for National Geographic News
Scientists are developing a chemical potion that makes mortal enemies of members of a massive Argentine ant gang that has invaded California.
The cocktail, if successful, could pave the way for the return of native ants, which have been driven from the region by the foreign species, says Neil Tsutsui, an evolutionary biologist at the University of California, Irvine.
"If we put enough of a dent in the [Argentine ant] population using this, the native ants may compete more successfully against them and do the final bit of elimination," he said.
Chemical scents on Argentine ant bodies, which are about an eighth of an inch (a third of a centimeter) long, allow the arthropods to recognize friend from foe, Tsutsui says. (Get ant photos, facts, and more.)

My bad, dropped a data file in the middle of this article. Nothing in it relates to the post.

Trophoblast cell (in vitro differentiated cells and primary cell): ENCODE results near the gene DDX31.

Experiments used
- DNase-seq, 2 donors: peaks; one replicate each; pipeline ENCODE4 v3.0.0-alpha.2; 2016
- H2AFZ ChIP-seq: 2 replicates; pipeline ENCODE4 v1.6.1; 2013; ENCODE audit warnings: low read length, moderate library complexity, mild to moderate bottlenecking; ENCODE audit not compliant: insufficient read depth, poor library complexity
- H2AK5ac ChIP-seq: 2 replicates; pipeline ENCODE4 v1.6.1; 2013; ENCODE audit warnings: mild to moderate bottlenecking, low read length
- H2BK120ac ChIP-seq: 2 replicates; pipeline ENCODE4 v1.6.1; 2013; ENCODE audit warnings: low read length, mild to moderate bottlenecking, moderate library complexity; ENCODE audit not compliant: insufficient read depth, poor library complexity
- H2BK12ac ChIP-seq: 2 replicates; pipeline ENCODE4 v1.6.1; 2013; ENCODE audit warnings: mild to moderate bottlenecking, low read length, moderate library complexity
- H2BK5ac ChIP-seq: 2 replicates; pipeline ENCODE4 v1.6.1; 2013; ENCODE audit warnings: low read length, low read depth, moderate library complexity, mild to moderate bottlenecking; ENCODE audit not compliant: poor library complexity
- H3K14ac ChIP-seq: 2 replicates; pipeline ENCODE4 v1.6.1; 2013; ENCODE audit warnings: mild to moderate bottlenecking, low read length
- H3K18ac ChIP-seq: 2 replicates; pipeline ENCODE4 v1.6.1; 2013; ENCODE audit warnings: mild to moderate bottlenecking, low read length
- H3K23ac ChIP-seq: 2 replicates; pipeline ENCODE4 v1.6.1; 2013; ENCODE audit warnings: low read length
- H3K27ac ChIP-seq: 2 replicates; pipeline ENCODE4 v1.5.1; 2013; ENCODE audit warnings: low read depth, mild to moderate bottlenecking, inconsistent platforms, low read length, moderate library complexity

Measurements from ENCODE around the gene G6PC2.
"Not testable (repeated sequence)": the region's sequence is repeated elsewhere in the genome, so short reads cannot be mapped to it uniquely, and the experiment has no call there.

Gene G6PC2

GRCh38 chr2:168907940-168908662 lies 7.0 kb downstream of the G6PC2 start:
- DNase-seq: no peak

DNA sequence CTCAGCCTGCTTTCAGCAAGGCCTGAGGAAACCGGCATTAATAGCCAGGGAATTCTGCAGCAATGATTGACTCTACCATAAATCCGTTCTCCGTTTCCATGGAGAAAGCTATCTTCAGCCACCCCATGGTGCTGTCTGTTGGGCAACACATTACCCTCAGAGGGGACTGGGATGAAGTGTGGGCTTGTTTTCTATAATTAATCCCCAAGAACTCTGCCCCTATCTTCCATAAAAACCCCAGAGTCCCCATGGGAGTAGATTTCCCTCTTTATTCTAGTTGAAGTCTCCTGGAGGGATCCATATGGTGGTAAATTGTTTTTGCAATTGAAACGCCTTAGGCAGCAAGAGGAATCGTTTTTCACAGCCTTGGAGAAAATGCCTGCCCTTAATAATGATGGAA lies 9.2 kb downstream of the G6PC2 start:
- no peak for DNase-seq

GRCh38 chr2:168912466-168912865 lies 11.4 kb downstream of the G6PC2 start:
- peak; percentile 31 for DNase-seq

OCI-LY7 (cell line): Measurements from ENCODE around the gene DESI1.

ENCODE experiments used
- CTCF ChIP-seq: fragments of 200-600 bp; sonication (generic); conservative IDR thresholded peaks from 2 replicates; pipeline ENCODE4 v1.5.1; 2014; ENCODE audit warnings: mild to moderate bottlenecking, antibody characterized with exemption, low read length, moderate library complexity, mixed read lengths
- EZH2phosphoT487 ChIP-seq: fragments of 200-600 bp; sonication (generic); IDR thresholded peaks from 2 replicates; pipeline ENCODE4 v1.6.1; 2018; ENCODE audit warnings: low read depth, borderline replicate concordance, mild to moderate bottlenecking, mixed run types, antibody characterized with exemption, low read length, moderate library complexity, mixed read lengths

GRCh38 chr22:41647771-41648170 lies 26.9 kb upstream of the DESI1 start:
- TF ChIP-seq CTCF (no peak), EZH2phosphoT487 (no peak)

He and colleagues are developing and testing varieties of synthetic scents—made up of chemicals known as cuticular hydrocarbons—that make friendly ants smell hostile.
The mistaken identity turns the ants against each other in what amounts to a deadly turf war, Tsutsui says.
The researchers reported preliminary findings last week at a meeting of the American Chemical Society in San Francisco, California.
"With all five compounds initially [created] for testing, the treated ants were attacked by their nest mates," Tsutsui said.
In their native home of South America, Argentine ants are genetically diverse, and their colonies seldom exceed the size of a football field because of turf squabbles, Tsutsui says.
"They waste huge resources fighting other Argentine ant colonies, protecting their colonies from others," he added. "So they are not able to achieve high population densities."
In North America, however, almost all the Argentine ants are related, Tsutsui's research suggests. So the ants work with each other, not against each other.
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